Mentoring the next gen is the only succession plan

Why the best mentors are those who say the least

I’ve never had anyone I’d classify as a mentor per se.

The reason for this is my own fault because I never sought one. Early in my career I was guilty of being one of those headstrong individuals who thought he had the best answers.

Consequently, my mentors have been life and career lessons derived from experiences, which have involved as many highlights as there have been missteps.

While these have been invaluable teachers, on reflection there were many moments where I certainly would’ve benefited from an objective perspective provided by an independent and seasoned adviser.

Looking for a mentor? These tips may help. 

I suspect this would’ve helped me to reach my career objectives much sooner than I did, as well as steered me away from certain fires instead of diving right into them.

So it was with some irony that the freewheeling young professional who underestimated the value of mentors went on to become a teacher for some 20 years. Looking back, I think it was the absence of a mentor in my life that enhanced my desire to fill that role for others.

Guiding young lives as a teacher was such an eye-opener for me. I experienced firsthand the positive impact a mentor can have which I’ve never forgotten.

So much so that many years later, my teaching ethos remains a fundamental of my leadership approach, as it encourages the best out of not only the people I work with, but those who approach me for career advice via CPA Australia’s mentoring community, thenakedceo.com.

It’s during my interactions on the site, as well as my various one-on-one meetings with people of all ages, that the universal hunger for guidance is continuously reinforced to me.

And it’s on the shoulders of today’s leaders to fulfil it. 

Doing so is not only in the best interests of the individual, but society as a whole. I’m a firm believer that mentoring the next generation is the world’s most important succession plan. We have an opportunity and a responsibility to help guide and ready them.

This is where many leaders slip – for whatever reason, they don’t commit the requisite time and energy to help guide people.

Sure, within the context of their professional role and organisation they probably do, but what I’m referring to is going the extra mile to help those who aren’t contributing to their bottom line.

Mentoring isn’t managing, this needs to be remembered. There are distinct differences between the two.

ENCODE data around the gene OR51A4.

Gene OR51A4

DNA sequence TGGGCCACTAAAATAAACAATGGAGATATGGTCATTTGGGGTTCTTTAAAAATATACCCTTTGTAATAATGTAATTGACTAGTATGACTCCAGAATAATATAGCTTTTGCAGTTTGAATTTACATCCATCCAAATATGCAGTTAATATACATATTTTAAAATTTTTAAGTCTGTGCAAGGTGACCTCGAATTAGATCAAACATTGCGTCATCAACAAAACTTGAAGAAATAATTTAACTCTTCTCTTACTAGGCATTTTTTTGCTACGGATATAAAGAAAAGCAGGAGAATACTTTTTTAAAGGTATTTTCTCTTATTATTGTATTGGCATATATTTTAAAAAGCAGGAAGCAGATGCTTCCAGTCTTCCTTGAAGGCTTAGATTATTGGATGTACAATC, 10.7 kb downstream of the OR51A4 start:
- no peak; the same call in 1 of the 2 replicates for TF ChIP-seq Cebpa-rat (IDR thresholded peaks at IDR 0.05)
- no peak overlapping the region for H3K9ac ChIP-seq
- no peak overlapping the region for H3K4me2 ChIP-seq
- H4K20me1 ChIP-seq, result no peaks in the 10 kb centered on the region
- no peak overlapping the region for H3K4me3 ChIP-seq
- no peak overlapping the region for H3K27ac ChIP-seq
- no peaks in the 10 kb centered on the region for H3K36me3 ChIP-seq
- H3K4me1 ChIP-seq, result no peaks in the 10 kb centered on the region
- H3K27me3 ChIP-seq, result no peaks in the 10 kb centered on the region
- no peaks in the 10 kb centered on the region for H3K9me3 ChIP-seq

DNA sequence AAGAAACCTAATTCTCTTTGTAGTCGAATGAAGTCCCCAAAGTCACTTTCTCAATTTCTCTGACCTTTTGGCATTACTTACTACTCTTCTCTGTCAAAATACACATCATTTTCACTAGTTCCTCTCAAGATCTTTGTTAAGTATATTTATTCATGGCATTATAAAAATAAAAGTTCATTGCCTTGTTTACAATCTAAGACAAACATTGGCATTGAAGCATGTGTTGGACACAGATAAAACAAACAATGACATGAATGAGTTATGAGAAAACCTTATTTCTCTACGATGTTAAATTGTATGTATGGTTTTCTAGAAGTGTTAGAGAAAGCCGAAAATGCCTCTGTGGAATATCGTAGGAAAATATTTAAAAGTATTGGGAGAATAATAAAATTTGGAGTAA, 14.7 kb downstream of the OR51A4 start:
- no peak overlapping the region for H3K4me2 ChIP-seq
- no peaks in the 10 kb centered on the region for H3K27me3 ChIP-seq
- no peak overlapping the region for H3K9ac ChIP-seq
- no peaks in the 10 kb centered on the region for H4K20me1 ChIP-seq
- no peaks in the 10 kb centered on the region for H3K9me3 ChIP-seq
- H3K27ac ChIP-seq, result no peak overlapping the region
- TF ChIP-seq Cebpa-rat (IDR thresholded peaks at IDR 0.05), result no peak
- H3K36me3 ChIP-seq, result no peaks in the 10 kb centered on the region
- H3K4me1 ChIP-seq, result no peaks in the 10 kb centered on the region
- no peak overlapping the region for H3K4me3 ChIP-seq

Unlike a boss or manager, the mentor’s true value lies in their independent point of view. Their perspectives and guidance shouldn’t be influenced by any underlying business agendas - this defeats the purpose of the dialogue.

Being an impartial resource there to listen and provide objective guidance encourages the mentee to open up on a much deeper level than they might with their manager. This is essential for the conversation to derive any real benefit.

The importance of finding a good mentor. 

Arriving at this place of full trust may take some time (depends on whether there was an existing relationship prior to it becoming a mentorship), but this is all part of the journey.

And in the task driven, deadline rich environment that is the workplace, a manager will provide specific directions to get things done as quickly and efficiently as possible. But mentoring isn’t about providing specific instructions.

The best mentors are those who say the least, but provide a sense of conscience that the individual may, or may not, be taking the correct path. It’s about provoking the individual into thinking about what they should be considering when faced with an issue or circumstance.

This comes through asking questions that will help the mentee discover their own best way forward.

It’s also important to note that there can be a risk of a mentee becoming over-reliant. Some will build a suite of people they deem mentors, frequently turning to them for advice instead of thinking through the problem for themselves.

Naturally a mentor should be accessible, but it shouldn’t be an “open all hours” arrangement. Specific times in the diary should be committed from the outset of the relationship. 

Early in my career, all those years ago, I thought career progression was about pushing, shoving and speaking up whenever the opportunity arose. If I had my time again, I would find a mentor that observes, reflects and highlights grey rather than just the black and white.

This article first appeared on the GQ Australia and was republished with their approval.

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